Local Human-Sized Koi Fish Actually Human Criminals in Disguise

Written by: Hanaa Moosavi

The parents of the perpetrators reportedly tried defending their children, saying, “You know what they say, ‘kois will be kois.’”
Photo by: Stephen Lightfoot

There has been a recent discovery in an ongoing animal sightings investigation at the University of California, San Diego. The case began in the outskirts of San Diego county as San Diego Zoo officials handled reports from locals. Many people, including the mayor of the city, Kevin Faulconer, have called the local police stations reporting sightings of very large koi fish wandering about the town.

The sightings reported the fish would create incidents and then quickly flee to avoid all human interaction when anyone from the town approached them. The fish would reportedly follow behind cars, hide in bushes, and wait to pounce on unsuspecting bystanders. Some victims report having their pants pulled down in public by the koi, while others reported simply smelling fish food and being upset about it. For three weeks, various San Diego residents said they were “filled with fear and confusion” over the fish, wondering just what their purpose was. This sudden rush of fear launched an investigation by the police department and a research study by UCSD zoologists who reportedly wanted to take credit for finding a new species of fish.

General Henry Richardson told reporters within the first week of reports: “We have separated the town into three different parts, all patrolled by officers in the precinct. We are taking this threat very seriously and have been working with the mayor to keep the town safe.” Soon after the police released a statement on the reportings, they discovered more “outrageous, crazy, some would even say quirky” antics the fish have been involved in. The discovery of the koi’s true identities was made on Friday, May 3rd when a group of kindergarten students returning from a field trip to Balboa Park came to the station to make a report.

“There was a trail of fish food, like, piles of it in a line, leading all around the middle of the big koi pond.” Reggie Kendrickson, five-years-old, told reporters. “We started following the piles, but didn’t notice any of the fish around. But then the incidents started happening.” Students reportedly had their hats stolen slyly and their shoes untied when busy looking at the flowers in the Balboa Gardens. The class’s teacher, Ellen Peterson, explained how the incidents impacted the trip. “We love to take the students to the Ruden H. Fleet Museum in the park because it teaches them so much about science and all the cool things that can be done with science. Science is cool, am I right?” Richardson laughed before adding, “I only got a degree in English. Anyways, after many many years of taking the students to the museum, we had these menacing incidents, and it was all because of the koi! I just want to understand who is doing this to our children.”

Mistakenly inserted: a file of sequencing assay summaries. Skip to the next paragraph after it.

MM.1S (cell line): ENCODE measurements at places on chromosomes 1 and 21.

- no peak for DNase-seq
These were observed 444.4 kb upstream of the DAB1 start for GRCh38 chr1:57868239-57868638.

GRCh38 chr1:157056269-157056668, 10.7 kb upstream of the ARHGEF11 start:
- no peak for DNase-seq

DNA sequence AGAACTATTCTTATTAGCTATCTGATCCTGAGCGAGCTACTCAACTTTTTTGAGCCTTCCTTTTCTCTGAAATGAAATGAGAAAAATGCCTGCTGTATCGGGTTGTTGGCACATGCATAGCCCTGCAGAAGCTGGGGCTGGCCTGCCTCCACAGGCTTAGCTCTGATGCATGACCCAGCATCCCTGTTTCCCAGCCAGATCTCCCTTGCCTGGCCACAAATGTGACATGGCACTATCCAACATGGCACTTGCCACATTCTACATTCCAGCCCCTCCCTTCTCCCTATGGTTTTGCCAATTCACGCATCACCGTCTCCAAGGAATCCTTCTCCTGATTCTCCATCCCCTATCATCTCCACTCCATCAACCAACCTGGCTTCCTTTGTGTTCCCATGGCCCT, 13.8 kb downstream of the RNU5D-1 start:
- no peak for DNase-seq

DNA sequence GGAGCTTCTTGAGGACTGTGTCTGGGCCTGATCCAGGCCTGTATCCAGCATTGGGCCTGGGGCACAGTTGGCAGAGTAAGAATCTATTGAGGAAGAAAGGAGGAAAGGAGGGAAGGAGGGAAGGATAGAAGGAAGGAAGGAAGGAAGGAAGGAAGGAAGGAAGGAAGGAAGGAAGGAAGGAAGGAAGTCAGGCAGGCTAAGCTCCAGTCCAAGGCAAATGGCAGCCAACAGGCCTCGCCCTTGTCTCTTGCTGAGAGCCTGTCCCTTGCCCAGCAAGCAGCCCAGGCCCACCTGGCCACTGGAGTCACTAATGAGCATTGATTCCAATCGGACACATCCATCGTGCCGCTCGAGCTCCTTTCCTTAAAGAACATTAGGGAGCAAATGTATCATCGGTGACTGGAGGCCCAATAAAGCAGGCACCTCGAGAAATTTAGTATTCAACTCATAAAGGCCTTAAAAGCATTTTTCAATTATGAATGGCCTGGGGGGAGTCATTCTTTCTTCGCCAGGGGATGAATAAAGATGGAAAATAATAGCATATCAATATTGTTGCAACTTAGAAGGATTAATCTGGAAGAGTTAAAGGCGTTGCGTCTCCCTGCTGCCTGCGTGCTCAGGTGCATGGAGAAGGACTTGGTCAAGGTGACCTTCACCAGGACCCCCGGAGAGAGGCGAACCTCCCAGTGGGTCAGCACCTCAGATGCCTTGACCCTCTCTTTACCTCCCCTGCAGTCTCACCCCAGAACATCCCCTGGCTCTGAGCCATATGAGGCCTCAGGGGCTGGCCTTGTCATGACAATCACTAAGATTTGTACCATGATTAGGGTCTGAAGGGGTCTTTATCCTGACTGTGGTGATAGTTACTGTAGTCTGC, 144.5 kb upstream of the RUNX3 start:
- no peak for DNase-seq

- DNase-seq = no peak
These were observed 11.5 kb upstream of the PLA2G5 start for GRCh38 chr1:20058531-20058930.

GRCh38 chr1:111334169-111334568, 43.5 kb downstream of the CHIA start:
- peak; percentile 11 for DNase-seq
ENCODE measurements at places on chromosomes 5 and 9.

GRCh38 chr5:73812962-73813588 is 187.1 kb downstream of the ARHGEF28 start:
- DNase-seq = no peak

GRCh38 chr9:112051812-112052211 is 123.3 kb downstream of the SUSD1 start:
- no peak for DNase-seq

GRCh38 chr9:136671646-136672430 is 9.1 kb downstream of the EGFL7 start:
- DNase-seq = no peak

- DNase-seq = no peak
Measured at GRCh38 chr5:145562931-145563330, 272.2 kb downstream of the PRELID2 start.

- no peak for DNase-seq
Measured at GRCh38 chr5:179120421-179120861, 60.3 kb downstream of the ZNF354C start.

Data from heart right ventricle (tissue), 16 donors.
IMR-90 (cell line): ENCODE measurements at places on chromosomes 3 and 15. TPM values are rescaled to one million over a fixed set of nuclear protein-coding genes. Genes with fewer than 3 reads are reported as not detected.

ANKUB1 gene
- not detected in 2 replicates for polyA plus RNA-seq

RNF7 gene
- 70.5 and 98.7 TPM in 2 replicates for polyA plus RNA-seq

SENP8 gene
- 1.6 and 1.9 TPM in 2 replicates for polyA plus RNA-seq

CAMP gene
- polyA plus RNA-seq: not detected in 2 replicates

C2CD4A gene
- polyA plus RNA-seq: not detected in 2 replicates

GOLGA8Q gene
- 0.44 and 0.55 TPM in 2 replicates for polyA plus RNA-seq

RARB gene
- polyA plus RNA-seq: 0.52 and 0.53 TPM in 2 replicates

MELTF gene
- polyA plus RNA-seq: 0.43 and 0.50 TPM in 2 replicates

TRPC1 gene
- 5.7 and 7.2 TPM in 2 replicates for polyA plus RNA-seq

With the assistance of Peterson and various chaperones, General Richardson reported that they were able to find one of the koi, and unmasked it to be high schooler Dylan Somers. “I just wanted to prank my idiot little brother,” said Peterson, “and then my friends started joining in and just pantsing hella people everywhere and doing other super funny shit. And we would have gotten away with it, too, if it weren’t for you
meddling policemen!”

Social/Publicity Ottoman at The MQ

Whether you’re at a FOOSH showcase or an MQ meeting, you’ll be sure to hear Hanaa Moosavi laugh—even through her own jokes, and we love her for it. You can catch Hanaa lurking on Facebook, serving her god Mark Zuckerberg as the Muir Quarterly Social and Publicity Ottoman. Hanaa has also been sighted chowing down on her favorite food in the Muir quad, developing her latest scheme to become the first emperor of America: one chaotic MQ comic at a time. That is, when she isn’t crying over dog pictures.

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